And since repetition is a part of forgiveness, let’s do it once a month and make self-forgiveness a healthy habit in 2020.
Step 2- Write down 12 things that need to be forgiven
Today, write down 12 things you need to forgive yourself for. Writing down our hurts give them a real, tangible representation. They are not just vapor floating in our heart and mind.
I suggest storing the list on your phone for both permanence and easy access.
Also, be specific about a particular action or thought or feeling that needs forgiveness. If you said, “I want to forgive myself for a bunch of stuff I did in my 20’s”, it’s too abstract, too unclear. Forgiveness only works when it’s concrete. I also suggest writing down an estimated date, location, and a summary of your actions.
Also, let’s be honest, some hurts won’t be forgiven with one day of absolution, so there might be a specific hurt that you may need multiple months of attention. For example, my illness causes deep personal shame that I need to deal with. I’m dedicating 3 months (January, July, December) for forgiving my shame.
Step 3- Take time for self-examination
On the 15th of the month, find some interrupted time to think deeply about the specific hurt that needs forgiveness.
Pray, meditate, have a cup of tea and reflect on one specific hurt that needs forgiving.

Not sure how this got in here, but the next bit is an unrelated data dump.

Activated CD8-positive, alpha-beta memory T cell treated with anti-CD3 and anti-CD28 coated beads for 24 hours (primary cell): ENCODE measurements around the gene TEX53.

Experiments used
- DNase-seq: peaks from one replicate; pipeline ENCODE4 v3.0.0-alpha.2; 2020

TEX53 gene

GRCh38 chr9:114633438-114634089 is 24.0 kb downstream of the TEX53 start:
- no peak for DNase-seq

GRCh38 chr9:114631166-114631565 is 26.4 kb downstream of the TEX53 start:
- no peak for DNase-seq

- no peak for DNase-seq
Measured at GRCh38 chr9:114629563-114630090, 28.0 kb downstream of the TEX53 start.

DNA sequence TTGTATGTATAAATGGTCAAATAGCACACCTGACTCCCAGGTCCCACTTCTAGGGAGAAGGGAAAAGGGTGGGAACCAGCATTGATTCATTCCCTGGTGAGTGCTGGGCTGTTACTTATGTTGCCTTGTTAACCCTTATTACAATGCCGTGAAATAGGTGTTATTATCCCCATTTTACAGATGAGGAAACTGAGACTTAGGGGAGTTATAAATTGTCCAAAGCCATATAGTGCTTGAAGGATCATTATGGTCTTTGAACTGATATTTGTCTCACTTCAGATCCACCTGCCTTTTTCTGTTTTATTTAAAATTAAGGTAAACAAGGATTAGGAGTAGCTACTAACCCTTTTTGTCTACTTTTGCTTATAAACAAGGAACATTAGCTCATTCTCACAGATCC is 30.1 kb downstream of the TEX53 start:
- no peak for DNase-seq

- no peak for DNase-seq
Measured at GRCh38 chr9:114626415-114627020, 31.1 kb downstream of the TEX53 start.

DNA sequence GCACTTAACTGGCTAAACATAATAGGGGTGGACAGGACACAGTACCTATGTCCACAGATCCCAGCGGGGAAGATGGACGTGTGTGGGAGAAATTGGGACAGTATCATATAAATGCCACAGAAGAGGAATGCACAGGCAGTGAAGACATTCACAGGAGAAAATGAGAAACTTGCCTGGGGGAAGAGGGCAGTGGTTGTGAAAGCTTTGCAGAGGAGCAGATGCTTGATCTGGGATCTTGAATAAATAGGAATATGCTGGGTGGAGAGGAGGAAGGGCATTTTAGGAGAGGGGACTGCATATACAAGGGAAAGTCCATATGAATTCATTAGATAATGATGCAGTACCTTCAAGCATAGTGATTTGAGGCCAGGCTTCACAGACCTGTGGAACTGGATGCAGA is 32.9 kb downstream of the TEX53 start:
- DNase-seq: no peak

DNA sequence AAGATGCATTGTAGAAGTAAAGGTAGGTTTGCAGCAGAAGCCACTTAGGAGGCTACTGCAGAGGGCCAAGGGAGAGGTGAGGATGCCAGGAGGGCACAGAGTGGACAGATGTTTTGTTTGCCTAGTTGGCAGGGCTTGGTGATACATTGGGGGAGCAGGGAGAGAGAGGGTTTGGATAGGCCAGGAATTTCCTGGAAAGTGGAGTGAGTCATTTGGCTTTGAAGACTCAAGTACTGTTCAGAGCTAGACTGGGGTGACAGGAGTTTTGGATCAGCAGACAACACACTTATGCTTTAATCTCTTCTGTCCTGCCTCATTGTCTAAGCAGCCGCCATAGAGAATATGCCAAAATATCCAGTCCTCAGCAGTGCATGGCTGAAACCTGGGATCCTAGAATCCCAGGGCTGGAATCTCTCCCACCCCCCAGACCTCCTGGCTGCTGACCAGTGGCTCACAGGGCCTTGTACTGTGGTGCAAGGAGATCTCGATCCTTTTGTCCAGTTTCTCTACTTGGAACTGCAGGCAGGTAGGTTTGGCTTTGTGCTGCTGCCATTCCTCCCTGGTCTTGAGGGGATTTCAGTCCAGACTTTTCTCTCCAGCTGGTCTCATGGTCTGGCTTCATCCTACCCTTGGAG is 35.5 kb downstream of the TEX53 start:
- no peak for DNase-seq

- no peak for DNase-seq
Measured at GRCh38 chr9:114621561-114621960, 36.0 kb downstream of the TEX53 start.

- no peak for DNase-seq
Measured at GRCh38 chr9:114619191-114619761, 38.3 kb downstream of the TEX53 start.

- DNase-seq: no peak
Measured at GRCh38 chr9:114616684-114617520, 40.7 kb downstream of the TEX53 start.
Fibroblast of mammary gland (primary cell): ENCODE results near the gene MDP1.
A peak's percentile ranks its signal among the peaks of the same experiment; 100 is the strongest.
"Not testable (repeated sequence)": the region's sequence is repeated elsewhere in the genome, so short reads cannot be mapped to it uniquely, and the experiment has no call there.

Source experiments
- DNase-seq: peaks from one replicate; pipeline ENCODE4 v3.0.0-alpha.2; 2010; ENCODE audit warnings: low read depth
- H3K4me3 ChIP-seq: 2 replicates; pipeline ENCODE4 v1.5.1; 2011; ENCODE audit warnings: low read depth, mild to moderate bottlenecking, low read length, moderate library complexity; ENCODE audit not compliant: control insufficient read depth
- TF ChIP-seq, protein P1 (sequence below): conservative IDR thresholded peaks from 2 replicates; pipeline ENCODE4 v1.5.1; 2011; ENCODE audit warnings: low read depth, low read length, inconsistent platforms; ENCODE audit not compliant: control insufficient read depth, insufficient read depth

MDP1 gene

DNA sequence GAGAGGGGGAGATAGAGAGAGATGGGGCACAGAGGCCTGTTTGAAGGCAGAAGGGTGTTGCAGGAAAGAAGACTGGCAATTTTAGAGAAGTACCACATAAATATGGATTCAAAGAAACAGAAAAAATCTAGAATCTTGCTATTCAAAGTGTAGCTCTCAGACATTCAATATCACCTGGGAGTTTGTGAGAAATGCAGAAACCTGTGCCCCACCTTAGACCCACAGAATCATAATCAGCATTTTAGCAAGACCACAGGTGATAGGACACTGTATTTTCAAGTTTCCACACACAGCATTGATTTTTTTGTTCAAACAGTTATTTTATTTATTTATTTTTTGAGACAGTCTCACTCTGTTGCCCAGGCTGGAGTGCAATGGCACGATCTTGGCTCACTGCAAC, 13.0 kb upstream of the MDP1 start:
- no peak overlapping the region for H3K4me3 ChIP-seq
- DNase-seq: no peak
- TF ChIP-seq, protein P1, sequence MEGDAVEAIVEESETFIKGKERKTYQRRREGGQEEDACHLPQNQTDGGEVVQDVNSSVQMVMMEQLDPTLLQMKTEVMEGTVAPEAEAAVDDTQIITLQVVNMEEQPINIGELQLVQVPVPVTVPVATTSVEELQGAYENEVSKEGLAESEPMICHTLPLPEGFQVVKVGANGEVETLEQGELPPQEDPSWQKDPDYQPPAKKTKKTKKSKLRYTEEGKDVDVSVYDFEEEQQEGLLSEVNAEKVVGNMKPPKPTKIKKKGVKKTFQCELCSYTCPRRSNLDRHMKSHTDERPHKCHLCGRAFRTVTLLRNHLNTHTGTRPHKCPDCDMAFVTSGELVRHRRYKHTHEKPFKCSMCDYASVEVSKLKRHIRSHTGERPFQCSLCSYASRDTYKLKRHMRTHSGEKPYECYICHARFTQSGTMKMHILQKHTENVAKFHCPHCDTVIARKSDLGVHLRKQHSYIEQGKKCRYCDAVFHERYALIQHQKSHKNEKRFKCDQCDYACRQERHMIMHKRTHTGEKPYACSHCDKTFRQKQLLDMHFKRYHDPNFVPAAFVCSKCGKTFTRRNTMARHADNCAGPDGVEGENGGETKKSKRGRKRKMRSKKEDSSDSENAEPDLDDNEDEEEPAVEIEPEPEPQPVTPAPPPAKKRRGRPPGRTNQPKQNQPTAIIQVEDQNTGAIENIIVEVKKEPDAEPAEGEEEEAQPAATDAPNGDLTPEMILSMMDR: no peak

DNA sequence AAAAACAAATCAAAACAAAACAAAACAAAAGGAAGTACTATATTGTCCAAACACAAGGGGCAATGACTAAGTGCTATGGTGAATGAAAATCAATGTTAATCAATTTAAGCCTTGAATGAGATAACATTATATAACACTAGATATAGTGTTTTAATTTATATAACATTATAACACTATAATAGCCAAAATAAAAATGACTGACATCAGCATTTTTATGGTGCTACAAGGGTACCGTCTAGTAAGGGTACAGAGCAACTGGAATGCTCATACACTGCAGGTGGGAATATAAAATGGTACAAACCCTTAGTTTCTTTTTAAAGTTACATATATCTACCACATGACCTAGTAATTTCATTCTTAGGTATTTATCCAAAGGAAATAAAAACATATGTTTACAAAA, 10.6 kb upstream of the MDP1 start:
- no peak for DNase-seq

Begin your reflection with:
I forgive you for__________. I will not seek revenge or revert to self-pity for my past hurts. I will accept myself as imperfect. Yet despite my imperfections, I realize I am valuable, capable of great things, and deserving of happiness.
Recall or write down the details of the event.
Recall or write down negative emotions the event caused you to feel.
Realize or write down a positive positive attitudes/realizations the event has gifted you.
Reframe your hurt. Though you can’t rewind time, you can use your hurt has a means of broadening your perspective and deepening your gratitude. Think or write down how the hurt presented you unique lessons and opportunities that you might use to help other people deal with their own hurt.
Step 4- Honor the private act of self-forgiveness
Keep it to yourself. Self-forgiveness is a deeply private exercise. Do not gloat. Do not post on Facebook. Do not not look for likes or outside validation. Forgiveness requires humility. Some people will not get what you’re doing. That’s okay. This is just for you.
Step 5- Do something nice for someone else
On the 15th of every month (our self-forgiveness day) do something nice for someone else. This can be offering a compliment to someone, write a thank-you note, buy a stranger coffee, give a homeless person a meal, donate to a local charity, etc. The point is–doing something nice for someone else is both healthy for us and others. Celebrate your improvement by taking action and improving someone else’s life.
You can make the world a better place for your family, friends, and anyone you interact with if you practice self-forgiveness.
This is important--forgiving yourself can be tricky business. Forgiveness is not a quick fix and there is no one-size-fits all solution.
If you forgive yourself for cheating on the taxes your forgiveness doesn’t exonerate you from punishment. And forgiving yourself doesn’t make it okay. This do-it-yourself absolution can be reckless. The point is–if we want to positively improve and grow we have to make peace with our past. We must forgive our past actions in order to accept who we are now.